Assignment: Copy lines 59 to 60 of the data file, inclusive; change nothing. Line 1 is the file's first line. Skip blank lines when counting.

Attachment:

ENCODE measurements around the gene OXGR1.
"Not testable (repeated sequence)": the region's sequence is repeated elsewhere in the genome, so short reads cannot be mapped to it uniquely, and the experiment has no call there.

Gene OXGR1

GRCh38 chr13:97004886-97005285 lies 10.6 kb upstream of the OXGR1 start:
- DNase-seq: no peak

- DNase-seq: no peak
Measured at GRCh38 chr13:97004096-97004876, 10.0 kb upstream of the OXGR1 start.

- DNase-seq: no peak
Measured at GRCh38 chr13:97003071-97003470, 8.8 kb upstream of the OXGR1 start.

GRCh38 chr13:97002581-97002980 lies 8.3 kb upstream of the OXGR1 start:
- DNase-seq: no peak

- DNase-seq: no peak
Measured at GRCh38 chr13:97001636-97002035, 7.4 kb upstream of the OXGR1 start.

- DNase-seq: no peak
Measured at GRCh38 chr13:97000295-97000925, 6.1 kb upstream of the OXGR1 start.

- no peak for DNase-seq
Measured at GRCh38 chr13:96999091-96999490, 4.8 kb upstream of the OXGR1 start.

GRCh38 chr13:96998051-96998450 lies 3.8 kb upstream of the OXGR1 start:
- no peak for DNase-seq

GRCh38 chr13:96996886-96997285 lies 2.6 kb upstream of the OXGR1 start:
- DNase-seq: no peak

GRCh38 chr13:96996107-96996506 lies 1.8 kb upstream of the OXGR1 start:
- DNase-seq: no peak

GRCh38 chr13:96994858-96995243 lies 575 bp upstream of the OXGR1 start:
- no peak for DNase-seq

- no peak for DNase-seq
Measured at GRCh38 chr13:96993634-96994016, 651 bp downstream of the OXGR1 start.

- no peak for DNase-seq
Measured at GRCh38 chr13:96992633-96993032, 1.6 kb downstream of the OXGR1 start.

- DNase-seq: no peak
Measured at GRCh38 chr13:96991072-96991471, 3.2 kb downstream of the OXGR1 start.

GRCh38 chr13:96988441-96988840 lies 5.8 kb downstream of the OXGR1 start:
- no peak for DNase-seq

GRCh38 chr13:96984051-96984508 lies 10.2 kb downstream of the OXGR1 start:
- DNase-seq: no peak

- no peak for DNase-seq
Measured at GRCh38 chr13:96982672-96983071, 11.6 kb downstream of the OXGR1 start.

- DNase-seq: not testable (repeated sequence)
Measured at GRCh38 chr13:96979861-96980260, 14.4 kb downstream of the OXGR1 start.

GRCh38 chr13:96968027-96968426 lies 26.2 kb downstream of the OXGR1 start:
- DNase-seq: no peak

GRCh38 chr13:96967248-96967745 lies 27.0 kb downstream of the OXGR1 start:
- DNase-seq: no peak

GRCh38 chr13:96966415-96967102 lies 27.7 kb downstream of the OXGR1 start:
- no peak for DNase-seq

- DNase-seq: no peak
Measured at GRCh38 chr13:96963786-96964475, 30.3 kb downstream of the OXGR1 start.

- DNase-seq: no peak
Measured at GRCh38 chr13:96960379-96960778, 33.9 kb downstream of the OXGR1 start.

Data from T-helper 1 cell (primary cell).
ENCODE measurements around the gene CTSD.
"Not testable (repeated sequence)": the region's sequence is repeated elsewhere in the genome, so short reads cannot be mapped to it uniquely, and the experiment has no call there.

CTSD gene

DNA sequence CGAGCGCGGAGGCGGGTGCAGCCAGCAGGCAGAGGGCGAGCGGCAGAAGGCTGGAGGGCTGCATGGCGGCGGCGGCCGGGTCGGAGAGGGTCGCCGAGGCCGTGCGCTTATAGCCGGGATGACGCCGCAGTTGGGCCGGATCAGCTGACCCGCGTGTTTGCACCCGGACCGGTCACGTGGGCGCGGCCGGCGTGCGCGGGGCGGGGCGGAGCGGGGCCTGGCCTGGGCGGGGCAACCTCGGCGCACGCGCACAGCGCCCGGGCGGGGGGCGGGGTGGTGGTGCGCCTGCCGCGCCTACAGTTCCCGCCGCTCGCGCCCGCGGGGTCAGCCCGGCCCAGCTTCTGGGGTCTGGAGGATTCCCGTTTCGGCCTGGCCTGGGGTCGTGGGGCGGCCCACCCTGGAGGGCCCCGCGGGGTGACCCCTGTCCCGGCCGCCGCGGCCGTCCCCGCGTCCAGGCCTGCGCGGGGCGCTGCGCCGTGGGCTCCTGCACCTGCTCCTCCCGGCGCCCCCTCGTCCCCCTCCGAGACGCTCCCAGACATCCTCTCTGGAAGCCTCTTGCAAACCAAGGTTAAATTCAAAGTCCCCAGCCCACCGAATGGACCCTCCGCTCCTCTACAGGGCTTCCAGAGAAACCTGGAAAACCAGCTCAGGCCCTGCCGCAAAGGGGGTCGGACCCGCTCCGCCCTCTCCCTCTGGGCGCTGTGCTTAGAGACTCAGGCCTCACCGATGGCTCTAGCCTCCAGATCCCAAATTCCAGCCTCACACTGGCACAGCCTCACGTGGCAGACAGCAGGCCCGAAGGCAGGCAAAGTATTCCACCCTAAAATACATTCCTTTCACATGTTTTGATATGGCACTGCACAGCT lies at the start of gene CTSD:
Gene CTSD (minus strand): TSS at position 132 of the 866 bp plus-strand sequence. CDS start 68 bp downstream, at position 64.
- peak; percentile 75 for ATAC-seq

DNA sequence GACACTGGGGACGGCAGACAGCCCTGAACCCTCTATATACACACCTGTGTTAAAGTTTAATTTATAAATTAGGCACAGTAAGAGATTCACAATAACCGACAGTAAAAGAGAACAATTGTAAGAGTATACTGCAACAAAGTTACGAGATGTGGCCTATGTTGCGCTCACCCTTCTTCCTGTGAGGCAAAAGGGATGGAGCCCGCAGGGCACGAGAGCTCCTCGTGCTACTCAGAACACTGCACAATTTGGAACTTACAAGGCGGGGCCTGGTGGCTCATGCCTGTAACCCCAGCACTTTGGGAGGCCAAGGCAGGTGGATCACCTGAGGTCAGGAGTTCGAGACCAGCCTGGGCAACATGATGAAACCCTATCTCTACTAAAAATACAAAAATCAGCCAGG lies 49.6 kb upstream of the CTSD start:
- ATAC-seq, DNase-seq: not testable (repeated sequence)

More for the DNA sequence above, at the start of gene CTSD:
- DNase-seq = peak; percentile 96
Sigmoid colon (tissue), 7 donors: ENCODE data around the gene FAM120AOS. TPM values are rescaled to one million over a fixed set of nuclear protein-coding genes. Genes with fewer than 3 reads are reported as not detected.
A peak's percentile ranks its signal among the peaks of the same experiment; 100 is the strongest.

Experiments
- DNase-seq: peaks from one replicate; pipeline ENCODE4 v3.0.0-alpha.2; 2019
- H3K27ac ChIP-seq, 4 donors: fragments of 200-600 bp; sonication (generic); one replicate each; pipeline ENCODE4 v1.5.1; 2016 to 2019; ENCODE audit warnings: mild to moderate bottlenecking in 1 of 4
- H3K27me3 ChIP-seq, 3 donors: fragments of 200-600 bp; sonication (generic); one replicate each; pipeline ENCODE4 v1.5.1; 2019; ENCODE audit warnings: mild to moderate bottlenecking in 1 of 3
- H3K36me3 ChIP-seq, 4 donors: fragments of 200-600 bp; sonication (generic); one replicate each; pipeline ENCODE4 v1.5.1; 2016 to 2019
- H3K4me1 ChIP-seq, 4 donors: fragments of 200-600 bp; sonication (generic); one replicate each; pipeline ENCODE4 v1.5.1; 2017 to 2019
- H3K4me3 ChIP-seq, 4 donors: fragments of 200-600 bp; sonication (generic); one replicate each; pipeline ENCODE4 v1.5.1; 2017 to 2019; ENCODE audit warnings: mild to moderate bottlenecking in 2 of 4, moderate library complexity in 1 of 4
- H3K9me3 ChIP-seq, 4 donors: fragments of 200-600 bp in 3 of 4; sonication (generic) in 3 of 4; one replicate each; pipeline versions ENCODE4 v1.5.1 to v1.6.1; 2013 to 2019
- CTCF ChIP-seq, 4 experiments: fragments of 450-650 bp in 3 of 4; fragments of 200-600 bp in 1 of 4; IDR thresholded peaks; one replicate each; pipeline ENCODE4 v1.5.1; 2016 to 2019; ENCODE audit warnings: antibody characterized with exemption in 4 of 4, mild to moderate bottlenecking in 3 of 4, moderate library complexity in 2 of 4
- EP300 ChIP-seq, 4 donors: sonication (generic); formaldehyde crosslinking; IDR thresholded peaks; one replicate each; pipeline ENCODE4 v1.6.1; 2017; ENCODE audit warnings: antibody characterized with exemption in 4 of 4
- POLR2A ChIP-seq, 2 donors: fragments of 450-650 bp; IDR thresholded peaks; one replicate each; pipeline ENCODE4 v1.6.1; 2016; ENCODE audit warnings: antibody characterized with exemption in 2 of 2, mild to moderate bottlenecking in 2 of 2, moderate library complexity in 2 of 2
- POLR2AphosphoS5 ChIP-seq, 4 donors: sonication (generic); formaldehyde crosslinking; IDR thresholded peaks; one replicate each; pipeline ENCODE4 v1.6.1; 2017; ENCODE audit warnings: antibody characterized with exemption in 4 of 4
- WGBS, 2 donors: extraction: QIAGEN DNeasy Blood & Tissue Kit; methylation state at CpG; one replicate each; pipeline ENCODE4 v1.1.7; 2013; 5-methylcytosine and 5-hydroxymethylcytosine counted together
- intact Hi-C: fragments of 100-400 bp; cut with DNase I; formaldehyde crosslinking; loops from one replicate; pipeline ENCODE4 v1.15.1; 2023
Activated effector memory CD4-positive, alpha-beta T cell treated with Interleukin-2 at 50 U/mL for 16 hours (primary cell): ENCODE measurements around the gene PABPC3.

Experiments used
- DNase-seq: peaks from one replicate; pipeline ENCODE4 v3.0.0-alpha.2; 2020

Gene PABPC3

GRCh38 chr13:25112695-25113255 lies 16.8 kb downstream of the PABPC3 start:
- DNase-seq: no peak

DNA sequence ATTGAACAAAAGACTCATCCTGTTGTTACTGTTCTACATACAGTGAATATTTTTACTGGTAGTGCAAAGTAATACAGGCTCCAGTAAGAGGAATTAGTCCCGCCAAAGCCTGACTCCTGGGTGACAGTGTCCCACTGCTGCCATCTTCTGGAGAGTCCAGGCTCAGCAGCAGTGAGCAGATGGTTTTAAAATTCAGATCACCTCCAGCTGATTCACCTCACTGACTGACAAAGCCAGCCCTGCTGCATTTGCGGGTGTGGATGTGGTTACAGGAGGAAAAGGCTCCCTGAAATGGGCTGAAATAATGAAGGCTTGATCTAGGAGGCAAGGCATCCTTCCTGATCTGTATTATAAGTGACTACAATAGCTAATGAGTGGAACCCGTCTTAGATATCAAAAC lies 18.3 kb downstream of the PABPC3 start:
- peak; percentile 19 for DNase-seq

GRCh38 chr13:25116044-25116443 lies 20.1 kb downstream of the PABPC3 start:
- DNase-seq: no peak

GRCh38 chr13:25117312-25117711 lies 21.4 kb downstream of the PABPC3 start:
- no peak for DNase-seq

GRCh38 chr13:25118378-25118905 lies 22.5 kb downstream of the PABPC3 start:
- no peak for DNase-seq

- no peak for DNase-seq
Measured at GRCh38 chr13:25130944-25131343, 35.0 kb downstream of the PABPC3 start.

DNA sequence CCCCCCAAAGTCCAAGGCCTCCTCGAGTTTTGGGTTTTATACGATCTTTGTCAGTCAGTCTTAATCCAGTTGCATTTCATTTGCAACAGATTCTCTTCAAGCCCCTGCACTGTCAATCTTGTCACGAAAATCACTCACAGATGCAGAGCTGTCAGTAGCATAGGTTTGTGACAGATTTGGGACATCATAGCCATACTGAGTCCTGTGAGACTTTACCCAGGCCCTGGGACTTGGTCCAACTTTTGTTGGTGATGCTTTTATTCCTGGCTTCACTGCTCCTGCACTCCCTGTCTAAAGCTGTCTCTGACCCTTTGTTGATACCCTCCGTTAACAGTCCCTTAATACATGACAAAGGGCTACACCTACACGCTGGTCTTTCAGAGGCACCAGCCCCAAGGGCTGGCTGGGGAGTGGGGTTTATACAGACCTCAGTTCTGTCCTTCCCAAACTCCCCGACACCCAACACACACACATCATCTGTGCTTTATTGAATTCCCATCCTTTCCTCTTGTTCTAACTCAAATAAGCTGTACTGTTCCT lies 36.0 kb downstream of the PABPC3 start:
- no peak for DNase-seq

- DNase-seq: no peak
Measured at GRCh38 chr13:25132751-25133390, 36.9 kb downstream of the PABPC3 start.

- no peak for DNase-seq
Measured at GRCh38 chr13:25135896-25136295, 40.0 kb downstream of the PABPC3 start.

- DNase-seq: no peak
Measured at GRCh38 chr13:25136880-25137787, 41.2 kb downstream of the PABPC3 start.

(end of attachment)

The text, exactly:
More for the DNA sequence above, at the start of gene CTSD:
- DNase-seq = peak; percentile 96